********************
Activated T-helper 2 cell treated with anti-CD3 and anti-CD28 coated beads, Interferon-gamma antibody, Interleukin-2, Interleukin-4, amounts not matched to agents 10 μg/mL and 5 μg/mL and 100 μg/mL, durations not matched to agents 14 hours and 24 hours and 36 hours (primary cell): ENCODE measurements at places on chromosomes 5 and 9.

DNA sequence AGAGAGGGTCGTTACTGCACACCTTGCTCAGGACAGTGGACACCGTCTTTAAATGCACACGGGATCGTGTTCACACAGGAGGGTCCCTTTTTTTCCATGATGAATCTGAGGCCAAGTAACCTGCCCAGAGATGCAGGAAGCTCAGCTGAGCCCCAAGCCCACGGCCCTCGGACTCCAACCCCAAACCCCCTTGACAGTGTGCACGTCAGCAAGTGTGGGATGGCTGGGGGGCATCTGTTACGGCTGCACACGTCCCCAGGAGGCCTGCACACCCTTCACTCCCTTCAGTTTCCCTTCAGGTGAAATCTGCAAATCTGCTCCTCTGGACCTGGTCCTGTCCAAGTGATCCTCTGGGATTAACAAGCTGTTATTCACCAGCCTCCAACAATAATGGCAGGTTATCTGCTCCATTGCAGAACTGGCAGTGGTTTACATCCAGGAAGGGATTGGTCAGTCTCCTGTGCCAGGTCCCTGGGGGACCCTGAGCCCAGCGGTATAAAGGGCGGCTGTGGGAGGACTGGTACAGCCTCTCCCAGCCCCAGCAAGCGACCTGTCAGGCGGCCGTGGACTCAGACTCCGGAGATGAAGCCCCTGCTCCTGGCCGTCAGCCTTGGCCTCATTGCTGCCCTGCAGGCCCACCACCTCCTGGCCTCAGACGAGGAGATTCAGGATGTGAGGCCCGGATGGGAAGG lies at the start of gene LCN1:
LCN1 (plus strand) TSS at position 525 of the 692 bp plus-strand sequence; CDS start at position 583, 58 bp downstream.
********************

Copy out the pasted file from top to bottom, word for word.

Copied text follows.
Activated T-helper 2 cell treated with anti-CD3 and anti-CD28 coated beads, Interferon-gamma antibody, Interleukin-2, Interleukin-4, amounts not matched to agents 10 μg/mL and 5 μg/mL and 100 μg/mL, durations not matched to agents 14 hours and 24 hours and 36 hours (primary cell): ENCODE measurements at places on chromosomes 5 and 9.

DNA sequence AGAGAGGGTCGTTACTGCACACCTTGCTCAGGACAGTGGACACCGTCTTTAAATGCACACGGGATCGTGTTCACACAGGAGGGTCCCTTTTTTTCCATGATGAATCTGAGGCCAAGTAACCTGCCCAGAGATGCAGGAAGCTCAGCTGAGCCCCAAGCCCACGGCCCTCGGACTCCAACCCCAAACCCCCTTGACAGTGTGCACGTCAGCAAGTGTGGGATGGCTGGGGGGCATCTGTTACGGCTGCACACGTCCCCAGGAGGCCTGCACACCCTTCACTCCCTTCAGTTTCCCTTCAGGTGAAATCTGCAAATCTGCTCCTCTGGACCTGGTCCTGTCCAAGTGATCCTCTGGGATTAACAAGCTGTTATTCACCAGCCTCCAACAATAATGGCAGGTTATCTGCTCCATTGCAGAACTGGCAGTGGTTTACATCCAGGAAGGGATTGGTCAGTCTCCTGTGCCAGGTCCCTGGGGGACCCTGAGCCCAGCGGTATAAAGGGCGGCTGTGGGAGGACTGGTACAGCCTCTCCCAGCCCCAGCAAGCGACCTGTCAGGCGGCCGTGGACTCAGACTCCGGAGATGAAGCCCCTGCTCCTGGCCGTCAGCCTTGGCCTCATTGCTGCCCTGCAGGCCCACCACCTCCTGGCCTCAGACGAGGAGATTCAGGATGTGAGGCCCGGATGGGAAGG lies at the start of gene LCN1:
LCN1 (plus strand) TSS at position 525 of the 692 bp plus-strand sequence; CDS start at position 583, 58 bp downstream.